At its core, it is an incredibly basic design, sporting just oneVCO (voltage controlled oscillator) with two waveforms: pulse and sawtooth. What gives the VCO its enormous bass punch is the ability to mix in a dual-octave sub-oscillator. The VCF filter is a superbly scaled circuit that affords a massive amount of tone sculpting without it ever sounding ugly. Nasty maybe… but good nasty, if you know what I mean!
With the resonance pushed high and the cut-off low, massive speaker-crushing bass sounds are to be had in the lower octaves. Change the range switch to four or two, however, and you start getting a very pure tone which sounds a lot like a theremin. Add in a little movement from the LFO and a very basic tone is already starting to sound a touch subversive.
The ADSR envelope is simplicity itself and probably the most musical and responsive I have ever used. It’s incredibly tight, almost brutally so, but an awesome tool for shaping sharp angular lines and keeping your tones punchy as hell.
It’s not just the sound that has endeared the SH-101 to so many producers, it also has some tasty performance features. The ability to assign VCF, Pitch and LFO to the pitch bender is great for creating expressive lines, as is the portamento knob, which can make notes glide into each other smoothly, or take you into zaps and squelches territory when pushed further.
The onboard arpeggiator has spawned many a classic bassline: it’s fairly simple but enormously useful for creating rolling bass and lead lines. Just press down a few notes, hit the hold function and get busy tweaking the cut-off and resonance. It’s fun, easy and hugely effective. And tthe 100-note step sequencer is somewhat of a classic in its own right. Perhaps this video of A Guy Called Gerald jamming away with two SH-101s and a TR-808 demonstrates this best!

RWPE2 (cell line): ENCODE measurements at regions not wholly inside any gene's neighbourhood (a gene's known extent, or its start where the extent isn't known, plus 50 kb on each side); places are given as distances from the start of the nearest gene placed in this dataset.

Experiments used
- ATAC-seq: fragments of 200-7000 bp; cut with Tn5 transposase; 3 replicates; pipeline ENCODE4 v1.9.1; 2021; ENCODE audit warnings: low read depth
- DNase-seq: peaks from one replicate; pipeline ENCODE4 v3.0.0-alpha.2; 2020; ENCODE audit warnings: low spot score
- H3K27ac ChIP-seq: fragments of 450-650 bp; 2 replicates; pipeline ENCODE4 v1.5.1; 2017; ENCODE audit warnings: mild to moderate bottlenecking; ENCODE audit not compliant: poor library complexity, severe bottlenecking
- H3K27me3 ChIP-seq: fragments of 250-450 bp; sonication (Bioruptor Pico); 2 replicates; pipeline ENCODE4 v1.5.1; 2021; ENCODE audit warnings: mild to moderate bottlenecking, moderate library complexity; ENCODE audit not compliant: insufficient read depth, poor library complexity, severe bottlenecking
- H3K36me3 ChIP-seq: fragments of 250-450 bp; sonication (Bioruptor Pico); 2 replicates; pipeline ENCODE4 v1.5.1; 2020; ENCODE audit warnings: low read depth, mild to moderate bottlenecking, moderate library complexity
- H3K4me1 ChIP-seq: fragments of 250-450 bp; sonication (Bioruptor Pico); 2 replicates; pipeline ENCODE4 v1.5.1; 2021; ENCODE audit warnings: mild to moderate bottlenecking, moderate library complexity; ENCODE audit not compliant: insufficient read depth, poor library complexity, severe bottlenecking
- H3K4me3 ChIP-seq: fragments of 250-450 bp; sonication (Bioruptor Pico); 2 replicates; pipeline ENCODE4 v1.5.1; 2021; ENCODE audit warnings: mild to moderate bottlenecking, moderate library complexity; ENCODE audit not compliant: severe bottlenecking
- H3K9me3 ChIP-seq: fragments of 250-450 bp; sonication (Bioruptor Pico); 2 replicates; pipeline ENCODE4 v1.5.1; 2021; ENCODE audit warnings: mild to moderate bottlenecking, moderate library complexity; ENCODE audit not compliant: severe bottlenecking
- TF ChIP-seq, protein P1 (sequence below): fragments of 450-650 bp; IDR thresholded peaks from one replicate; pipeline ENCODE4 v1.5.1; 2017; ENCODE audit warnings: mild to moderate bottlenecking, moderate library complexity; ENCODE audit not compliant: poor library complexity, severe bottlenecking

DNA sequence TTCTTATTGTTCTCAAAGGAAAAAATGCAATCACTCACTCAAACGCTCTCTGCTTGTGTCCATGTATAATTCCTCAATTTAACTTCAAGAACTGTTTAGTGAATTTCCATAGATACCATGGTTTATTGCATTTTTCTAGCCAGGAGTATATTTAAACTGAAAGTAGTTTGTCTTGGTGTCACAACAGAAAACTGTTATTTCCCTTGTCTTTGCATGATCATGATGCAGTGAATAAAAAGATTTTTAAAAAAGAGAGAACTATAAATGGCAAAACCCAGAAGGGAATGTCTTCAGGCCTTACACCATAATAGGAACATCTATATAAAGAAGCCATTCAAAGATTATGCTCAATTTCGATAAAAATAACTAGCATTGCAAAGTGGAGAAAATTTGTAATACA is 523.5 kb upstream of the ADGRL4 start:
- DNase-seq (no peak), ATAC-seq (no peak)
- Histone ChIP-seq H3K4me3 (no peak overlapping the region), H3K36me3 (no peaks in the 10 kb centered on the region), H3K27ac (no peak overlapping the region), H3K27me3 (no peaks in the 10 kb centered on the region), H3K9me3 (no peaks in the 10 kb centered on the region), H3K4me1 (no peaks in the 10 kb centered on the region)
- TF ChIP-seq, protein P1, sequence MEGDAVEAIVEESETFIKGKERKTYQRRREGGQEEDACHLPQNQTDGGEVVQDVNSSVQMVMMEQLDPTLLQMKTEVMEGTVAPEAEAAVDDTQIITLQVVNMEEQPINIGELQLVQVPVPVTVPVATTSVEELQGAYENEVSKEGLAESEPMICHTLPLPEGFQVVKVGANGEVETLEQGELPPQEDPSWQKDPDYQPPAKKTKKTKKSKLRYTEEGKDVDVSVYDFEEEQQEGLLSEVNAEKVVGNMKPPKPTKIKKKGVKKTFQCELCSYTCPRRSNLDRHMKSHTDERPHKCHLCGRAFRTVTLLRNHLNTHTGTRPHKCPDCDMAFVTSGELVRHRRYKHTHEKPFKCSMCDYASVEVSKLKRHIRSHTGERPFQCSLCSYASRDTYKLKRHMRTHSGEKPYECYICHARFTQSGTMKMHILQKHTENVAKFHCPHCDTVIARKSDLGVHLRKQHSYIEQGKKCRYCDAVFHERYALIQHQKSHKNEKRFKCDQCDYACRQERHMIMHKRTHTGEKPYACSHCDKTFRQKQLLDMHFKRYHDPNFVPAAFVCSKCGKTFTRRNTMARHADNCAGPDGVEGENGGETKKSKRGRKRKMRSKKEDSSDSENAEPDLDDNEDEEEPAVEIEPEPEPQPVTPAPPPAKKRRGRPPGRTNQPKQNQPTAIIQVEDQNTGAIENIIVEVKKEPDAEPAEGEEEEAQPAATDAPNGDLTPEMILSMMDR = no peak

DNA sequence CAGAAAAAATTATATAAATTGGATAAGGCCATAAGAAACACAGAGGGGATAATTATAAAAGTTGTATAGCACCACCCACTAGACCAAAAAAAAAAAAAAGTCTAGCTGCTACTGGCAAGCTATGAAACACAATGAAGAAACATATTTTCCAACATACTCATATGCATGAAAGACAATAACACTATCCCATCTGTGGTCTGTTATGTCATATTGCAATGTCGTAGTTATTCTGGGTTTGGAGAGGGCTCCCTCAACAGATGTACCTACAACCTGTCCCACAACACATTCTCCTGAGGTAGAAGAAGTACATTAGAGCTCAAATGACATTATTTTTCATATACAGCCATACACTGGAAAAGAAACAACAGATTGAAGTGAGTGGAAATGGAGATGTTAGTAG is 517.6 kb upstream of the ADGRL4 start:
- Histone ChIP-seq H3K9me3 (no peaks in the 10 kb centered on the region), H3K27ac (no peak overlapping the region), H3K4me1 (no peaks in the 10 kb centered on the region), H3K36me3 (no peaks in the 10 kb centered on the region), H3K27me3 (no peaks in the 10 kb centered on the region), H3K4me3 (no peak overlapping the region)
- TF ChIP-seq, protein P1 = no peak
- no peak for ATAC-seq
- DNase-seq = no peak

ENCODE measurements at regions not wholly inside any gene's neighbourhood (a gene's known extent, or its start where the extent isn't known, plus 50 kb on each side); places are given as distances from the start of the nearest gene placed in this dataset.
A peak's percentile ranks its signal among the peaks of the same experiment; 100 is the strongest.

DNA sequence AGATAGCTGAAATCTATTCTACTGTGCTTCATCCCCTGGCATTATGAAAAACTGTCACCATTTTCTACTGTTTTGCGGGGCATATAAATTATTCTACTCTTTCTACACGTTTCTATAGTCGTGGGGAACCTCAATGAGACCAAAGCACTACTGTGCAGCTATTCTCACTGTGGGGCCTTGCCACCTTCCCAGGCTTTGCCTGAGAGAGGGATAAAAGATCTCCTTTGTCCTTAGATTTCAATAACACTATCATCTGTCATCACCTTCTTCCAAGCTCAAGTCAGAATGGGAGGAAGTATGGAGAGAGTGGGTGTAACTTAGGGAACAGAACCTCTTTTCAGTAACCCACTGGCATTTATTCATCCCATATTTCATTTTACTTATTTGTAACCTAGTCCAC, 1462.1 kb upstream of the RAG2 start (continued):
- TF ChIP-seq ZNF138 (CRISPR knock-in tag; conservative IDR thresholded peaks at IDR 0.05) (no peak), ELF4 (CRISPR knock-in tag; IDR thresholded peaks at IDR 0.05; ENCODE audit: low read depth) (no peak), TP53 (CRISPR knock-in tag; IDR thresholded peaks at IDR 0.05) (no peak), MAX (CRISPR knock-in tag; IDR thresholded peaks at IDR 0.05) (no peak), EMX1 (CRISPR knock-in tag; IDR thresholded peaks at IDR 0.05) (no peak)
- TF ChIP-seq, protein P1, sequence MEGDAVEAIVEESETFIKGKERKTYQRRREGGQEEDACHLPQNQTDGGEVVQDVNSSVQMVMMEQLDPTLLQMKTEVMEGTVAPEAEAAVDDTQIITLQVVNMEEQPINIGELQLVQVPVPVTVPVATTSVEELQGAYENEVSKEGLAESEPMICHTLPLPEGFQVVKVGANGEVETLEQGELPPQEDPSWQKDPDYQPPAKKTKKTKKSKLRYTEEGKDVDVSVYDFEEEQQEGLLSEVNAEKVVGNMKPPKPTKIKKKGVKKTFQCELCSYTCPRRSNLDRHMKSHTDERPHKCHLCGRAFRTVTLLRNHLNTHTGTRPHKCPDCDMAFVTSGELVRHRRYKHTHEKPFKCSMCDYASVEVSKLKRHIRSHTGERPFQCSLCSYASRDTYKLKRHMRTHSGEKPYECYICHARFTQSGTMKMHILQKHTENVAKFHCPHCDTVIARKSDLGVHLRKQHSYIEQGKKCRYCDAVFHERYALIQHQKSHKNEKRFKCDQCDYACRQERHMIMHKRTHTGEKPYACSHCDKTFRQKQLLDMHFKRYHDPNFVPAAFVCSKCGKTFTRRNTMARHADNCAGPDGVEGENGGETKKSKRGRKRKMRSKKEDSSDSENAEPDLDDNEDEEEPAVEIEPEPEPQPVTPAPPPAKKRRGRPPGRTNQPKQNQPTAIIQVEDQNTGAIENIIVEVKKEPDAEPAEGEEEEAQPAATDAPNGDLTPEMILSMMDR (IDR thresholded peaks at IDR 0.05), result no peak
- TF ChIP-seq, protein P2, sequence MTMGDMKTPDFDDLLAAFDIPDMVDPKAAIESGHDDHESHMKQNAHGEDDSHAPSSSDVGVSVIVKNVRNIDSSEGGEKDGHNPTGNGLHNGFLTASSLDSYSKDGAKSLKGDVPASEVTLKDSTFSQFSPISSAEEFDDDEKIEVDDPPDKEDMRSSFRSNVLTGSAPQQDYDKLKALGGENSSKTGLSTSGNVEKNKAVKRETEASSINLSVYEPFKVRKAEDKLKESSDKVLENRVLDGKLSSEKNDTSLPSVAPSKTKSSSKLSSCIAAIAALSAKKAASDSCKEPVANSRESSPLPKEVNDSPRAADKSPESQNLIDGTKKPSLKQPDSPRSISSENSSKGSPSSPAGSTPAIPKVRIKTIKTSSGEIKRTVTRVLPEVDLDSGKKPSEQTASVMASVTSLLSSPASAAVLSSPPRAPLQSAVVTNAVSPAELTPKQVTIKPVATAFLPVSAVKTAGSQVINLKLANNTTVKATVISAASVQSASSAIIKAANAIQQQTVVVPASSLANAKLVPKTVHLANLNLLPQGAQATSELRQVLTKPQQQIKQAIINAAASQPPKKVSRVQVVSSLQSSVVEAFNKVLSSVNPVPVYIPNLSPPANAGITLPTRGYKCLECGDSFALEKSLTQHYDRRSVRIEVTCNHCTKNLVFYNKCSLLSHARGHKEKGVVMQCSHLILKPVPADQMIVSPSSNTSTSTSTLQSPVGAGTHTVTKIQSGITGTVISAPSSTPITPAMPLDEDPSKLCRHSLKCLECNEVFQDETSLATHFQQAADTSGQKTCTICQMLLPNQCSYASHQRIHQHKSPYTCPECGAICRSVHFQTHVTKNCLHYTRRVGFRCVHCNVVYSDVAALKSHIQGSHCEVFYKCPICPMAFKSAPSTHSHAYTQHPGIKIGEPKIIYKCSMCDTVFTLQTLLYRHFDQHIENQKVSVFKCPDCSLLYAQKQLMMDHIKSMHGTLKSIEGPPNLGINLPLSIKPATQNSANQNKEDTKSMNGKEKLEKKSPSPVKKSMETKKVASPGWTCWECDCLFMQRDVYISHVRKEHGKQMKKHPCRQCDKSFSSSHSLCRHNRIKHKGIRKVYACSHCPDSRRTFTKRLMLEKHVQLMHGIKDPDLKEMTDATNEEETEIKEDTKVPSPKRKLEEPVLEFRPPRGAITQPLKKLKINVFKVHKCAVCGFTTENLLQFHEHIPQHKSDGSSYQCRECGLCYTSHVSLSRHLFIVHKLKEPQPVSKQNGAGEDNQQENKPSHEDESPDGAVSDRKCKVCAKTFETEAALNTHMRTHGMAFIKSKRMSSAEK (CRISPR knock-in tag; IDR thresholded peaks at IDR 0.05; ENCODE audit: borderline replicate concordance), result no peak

Used in electronic music, the SH-101 has the ability to fit into a mix effortlessly and sound intrinsically correct. Why is this? Perhaps it’s because it generates a very raw but simple sound, as opposed to modern multi-oscillator behemoths which can often sound incongruous. Techno thrives on power, simplicity and expression and this plays perfectly to the strengths of this machine. More esoterically, along with its other Roland counterparts, its sound has almost become archetypal and is woven into the sonic fabric of electronic music. Our ear has simply become very accustomed to it.
The SH-101 today…
While an original machine will likely cost you around £1,000 on the secondhand market, there are a few modern options. Roland itself released the SH-01A as part of its excellent boutique range; this modelalso comes with some very welcome mod cons such as polyphonic mode, patch memory and chord mode. It’s very good and sounds very similar to the original.
Behringer, whose ability to take 'inspiration' from other companies remains unrivalled, also recently added the MS-101 to their catalogue. I’ve not tried one myself, but user reports are favourable and it costs around £270, which is not much more than the original SH-101 cost back in 1982! Or if you want it in software format, then the TAL-BassLine-101 is excellent and sounds very close to the original, while throwing in extra features like polyphony. Roland also offer a pimped-up 101 plug-in as part of their Roland Cloud subscription service.
There’s a rebel synth faction who feel that the legacy of the SH-101 has been a little overlooked. I suspect its versatile palette could ironically have undermined its claim to top techno billing – unlike the TB-303 whose tonal scope is more limited, but instantly recognisable. Perhaps, in truth, its only fault is that it isn’t the TB-303, which has bathed in techno’s spotlight since the late 1980s. History, however, is constantly being written and who knows, the SH-101 may yet usurp the current king.
Words & pics: Chris Lyth